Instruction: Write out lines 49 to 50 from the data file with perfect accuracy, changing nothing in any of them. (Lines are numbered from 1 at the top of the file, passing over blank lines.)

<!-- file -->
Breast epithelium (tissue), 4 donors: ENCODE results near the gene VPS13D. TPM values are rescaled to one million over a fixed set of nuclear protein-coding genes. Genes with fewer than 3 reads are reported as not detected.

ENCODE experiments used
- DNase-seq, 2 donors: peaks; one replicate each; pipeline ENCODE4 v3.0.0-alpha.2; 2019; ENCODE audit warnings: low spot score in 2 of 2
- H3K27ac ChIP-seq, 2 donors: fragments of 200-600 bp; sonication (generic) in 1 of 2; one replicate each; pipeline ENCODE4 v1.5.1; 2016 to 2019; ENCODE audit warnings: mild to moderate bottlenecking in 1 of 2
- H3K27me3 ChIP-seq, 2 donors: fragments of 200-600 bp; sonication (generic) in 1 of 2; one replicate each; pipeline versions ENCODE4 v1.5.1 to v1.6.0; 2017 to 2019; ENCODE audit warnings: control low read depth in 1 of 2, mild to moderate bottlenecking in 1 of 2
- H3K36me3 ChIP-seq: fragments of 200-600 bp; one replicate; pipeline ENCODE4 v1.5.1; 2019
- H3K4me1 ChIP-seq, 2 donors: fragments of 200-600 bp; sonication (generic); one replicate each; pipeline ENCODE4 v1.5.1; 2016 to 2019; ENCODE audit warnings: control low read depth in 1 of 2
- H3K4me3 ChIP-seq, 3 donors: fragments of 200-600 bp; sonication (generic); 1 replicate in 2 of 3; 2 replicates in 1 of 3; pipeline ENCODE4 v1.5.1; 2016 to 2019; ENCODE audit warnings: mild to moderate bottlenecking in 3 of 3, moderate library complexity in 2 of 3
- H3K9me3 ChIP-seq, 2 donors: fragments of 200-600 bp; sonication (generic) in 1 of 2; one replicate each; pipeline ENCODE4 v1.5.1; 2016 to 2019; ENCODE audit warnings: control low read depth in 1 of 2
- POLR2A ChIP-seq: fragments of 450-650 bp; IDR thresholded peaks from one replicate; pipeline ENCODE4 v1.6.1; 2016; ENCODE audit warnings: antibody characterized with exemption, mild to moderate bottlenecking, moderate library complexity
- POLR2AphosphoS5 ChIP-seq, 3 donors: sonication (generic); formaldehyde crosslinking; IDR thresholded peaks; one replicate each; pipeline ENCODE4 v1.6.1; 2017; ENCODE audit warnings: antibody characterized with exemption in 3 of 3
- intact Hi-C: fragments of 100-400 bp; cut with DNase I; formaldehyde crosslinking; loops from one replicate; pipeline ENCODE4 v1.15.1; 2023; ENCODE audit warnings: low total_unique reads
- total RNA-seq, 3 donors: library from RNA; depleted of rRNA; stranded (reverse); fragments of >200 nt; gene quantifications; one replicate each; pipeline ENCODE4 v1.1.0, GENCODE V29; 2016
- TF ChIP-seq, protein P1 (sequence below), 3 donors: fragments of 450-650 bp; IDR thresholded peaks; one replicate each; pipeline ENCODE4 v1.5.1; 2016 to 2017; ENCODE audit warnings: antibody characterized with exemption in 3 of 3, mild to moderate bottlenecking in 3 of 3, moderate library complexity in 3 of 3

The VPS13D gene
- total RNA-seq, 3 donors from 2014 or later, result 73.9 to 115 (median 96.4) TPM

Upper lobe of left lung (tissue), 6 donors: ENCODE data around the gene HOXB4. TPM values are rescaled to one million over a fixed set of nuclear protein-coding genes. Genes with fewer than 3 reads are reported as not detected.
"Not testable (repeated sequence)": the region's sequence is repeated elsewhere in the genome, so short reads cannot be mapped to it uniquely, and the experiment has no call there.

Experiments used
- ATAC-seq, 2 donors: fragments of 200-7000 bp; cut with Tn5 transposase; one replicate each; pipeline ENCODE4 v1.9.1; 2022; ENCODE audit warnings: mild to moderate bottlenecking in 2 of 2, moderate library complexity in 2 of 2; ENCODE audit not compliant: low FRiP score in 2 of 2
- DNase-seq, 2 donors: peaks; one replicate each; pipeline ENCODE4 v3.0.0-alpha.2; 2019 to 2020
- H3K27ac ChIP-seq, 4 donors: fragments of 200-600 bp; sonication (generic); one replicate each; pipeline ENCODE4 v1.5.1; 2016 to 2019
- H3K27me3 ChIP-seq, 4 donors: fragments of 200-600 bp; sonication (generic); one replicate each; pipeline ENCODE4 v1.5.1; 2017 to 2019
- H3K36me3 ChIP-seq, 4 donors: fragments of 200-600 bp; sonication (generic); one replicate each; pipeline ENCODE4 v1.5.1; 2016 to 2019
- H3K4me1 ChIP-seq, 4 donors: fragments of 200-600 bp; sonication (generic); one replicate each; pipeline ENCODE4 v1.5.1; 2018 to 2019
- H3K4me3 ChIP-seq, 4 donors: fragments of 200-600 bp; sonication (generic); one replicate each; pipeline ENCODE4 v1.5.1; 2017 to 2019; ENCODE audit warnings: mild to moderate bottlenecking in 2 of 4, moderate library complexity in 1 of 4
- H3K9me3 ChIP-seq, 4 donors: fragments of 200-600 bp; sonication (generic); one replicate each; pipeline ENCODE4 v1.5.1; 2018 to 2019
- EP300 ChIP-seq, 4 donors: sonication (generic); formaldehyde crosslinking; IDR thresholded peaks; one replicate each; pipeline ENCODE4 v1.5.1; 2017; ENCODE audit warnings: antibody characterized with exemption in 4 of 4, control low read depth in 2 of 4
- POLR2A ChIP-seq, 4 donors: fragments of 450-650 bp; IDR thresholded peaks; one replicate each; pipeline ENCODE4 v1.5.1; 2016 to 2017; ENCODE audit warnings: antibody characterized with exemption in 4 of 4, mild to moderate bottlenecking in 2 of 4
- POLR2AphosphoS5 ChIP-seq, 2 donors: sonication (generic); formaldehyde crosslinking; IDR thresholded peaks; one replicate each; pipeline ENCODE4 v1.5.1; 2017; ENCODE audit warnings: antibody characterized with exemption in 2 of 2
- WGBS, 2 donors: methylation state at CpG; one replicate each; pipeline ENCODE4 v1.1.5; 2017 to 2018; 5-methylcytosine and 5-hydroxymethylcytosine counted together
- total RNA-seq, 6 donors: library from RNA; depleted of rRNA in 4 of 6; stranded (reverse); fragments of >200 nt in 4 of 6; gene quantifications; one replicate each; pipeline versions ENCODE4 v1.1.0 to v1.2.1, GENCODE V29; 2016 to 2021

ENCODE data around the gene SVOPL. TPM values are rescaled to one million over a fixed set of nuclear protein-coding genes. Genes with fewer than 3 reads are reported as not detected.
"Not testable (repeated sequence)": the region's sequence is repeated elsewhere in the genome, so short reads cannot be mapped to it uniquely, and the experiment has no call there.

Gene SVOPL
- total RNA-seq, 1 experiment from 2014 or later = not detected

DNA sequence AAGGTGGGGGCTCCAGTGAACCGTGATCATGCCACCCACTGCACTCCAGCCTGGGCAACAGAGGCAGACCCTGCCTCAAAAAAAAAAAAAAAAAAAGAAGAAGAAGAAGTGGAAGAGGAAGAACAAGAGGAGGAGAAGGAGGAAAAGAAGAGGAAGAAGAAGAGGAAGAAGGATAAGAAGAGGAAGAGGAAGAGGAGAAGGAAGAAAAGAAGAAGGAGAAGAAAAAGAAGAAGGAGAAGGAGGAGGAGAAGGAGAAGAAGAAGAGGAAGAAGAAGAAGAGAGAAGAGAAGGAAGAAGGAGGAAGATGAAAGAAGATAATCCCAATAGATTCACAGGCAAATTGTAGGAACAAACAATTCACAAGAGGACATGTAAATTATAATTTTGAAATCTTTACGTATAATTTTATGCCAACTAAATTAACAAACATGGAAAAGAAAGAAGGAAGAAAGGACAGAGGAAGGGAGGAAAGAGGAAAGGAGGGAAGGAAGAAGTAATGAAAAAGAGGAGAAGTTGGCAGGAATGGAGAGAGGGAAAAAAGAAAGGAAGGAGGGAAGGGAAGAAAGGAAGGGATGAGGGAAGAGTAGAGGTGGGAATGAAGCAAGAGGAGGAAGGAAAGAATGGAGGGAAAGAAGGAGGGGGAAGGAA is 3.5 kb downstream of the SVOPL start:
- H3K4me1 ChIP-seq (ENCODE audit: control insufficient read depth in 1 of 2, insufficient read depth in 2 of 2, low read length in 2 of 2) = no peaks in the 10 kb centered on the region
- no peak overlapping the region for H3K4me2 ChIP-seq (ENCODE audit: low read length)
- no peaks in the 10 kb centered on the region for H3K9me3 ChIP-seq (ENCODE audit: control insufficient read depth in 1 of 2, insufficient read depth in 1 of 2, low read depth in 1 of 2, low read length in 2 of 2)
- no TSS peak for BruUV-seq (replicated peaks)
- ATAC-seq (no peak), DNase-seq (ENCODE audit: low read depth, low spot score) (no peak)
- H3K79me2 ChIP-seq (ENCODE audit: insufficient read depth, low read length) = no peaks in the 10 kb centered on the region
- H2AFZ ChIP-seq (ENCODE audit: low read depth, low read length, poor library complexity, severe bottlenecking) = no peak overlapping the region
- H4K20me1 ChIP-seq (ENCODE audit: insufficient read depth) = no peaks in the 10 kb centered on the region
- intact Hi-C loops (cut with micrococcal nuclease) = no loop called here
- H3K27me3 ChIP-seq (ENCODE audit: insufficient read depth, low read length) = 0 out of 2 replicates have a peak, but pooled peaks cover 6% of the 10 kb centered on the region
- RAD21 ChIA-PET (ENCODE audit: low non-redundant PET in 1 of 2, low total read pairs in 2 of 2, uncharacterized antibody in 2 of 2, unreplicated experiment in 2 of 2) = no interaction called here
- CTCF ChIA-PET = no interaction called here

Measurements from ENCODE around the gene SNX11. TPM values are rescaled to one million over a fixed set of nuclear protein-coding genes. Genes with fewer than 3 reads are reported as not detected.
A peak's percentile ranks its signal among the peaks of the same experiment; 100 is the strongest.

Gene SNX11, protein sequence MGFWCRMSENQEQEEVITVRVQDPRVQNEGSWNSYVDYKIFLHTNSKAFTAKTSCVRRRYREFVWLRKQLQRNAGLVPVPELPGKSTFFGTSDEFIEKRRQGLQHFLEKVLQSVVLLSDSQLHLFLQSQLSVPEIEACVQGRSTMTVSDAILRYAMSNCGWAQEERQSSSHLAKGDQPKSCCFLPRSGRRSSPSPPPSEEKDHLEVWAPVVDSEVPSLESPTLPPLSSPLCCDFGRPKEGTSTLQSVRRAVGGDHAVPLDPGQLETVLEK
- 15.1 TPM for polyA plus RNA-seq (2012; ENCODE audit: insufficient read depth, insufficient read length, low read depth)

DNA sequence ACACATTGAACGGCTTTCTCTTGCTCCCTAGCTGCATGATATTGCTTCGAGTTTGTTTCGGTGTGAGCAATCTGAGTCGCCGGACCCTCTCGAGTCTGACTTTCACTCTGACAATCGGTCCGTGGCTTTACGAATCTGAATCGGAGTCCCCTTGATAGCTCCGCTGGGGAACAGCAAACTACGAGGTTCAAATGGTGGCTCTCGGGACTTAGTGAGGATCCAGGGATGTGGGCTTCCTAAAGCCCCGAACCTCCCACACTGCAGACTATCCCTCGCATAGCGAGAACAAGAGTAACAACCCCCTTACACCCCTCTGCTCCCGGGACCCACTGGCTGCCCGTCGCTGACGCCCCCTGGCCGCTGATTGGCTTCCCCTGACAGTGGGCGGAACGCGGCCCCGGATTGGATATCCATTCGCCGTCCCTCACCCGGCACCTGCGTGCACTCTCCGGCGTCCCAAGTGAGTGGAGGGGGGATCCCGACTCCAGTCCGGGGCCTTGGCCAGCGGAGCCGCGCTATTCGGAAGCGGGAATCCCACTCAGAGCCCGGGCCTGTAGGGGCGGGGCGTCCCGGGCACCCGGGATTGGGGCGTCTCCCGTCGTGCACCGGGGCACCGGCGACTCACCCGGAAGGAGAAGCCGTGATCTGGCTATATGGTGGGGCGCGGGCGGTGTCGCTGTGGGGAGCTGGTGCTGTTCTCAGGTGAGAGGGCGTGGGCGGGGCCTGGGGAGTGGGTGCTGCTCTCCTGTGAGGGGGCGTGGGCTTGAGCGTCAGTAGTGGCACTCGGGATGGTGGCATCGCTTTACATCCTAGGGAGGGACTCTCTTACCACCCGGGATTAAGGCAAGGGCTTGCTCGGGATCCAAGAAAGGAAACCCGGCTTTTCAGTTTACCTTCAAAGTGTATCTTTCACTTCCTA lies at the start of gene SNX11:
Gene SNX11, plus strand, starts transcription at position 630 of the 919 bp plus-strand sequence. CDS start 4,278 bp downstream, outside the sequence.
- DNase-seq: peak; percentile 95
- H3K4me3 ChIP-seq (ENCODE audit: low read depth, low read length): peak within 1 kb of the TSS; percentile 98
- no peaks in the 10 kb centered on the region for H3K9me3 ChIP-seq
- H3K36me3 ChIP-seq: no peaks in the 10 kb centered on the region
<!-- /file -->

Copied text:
- CTCF ChIA-PET = no interaction called here

Measurements from ENCODE around the gene SNX11. TPM values are rescaled to one million over a fixed set of nuclear protein-coding genes. Genes with fewer than 3 reads are reported as not detected.